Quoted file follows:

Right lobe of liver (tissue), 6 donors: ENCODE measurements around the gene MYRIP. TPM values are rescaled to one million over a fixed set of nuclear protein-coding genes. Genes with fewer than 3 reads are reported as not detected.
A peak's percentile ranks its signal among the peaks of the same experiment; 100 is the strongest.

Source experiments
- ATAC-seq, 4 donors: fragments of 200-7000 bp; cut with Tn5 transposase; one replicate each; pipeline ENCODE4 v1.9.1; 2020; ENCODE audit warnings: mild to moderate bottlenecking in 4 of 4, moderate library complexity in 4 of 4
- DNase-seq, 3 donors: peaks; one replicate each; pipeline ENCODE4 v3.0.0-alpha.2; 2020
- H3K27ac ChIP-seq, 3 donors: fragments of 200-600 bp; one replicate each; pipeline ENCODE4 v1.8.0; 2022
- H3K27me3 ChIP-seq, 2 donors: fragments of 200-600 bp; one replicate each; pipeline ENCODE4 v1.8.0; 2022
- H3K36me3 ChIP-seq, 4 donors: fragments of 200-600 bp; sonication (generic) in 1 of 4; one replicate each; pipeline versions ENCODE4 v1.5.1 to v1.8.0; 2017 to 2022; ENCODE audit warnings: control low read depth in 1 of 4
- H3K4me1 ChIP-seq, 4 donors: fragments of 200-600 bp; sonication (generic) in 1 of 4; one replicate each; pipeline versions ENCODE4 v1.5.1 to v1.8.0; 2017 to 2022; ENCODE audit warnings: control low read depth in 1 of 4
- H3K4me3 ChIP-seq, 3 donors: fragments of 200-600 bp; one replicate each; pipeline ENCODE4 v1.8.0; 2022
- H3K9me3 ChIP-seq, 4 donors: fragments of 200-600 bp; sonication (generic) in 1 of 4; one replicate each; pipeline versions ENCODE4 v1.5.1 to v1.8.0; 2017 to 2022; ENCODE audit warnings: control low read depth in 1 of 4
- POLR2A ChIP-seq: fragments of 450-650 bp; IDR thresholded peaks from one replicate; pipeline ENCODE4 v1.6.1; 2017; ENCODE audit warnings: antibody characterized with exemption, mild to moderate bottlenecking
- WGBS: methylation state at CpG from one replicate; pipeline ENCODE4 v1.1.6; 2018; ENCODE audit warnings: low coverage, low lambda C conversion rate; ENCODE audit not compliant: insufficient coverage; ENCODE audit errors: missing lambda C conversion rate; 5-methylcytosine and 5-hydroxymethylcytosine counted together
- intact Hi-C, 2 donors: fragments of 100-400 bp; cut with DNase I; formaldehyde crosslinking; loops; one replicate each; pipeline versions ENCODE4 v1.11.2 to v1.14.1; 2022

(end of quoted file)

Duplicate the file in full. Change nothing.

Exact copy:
Right lobe of liver (tissue), 6 donors: ENCODE measurements around the gene MYRIP. TPM values are rescaled to one million over a fixed set of nuclear protein-coding genes. Genes with fewer than 3 reads are reported as not detected.
A peak's percentile ranks its signal among the peaks of the same experiment; 100 is the strongest.

Source experiments
- ATAC-seq, 4 donors: fragments of 200-7000 bp; cut with Tn5 transposase; one replicate each; pipeline ENCODE4 v1.9.1; 2020; ENCODE audit warnings: mild to moderate bottlenecking in 4 of 4, moderate library complexity in 4 of 4
- DNase-seq, 3 donors: peaks; one replicate each; pipeline ENCODE4 v3.0.0-alpha.2; 2020
- H3K27ac ChIP-seq, 3 donors: fragments of 200-600 bp; one replicate each; pipeline ENCODE4 v1.8.0; 2022
- H3K27me3 ChIP-seq, 2 donors: fragments of 200-600 bp; one replicate each; pipeline ENCODE4 v1.8.0; 2022
- H3K36me3 ChIP-seq, 4 donors: fragments of 200-600 bp; sonication (generic) in 1 of 4; one replicate each; pipeline versions ENCODE4 v1.5.1 to v1.8.0; 2017 to 2022; ENCODE audit warnings: control low read depth in 1 of 4
- H3K4me1 ChIP-seq, 4 donors: fragments of 200-600 bp; sonication (generic) in 1 of 4; one replicate each; pipeline versions ENCODE4 v1.5.1 to v1.8.0; 2017 to 2022; ENCODE audit warnings: control low read depth in 1 of 4
- H3K4me3 ChIP-seq, 3 donors: fragments of 200-600 bp; one replicate each; pipeline ENCODE4 v1.8.0; 2022
- H3K9me3 ChIP-seq, 4 donors: fragments of 200-600 bp; sonication (generic) in 1 of 4; one replicate each; pipeline versions ENCODE4 v1.5.1 to v1.8.0; 2017 to 2022; ENCODE audit warnings: control low read depth in 1 of 4
- POLR2A ChIP-seq: fragments of 450-650 bp; IDR thresholded peaks from one replicate; pipeline ENCODE4 v1.6.1; 2017; ENCODE audit warnings: antibody characterized with exemption, mild to moderate bottlenecking
- WGBS: methylation state at CpG from one replicate; pipeline ENCODE4 v1.1.6; 2018; ENCODE audit warnings: low coverage, low lambda C conversion rate; ENCODE audit not compliant: insufficient coverage; ENCODE audit errors: missing lambda C conversion rate; 5-methylcytosine and 5-hydroxymethylcytosine counted together
- intact Hi-C, 2 donors: fragments of 100-400 bp; cut with DNase I; formaldehyde crosslinking; loops; one replicate each; pipeline versions ENCODE4 v1.11.2 to v1.14.1; 2022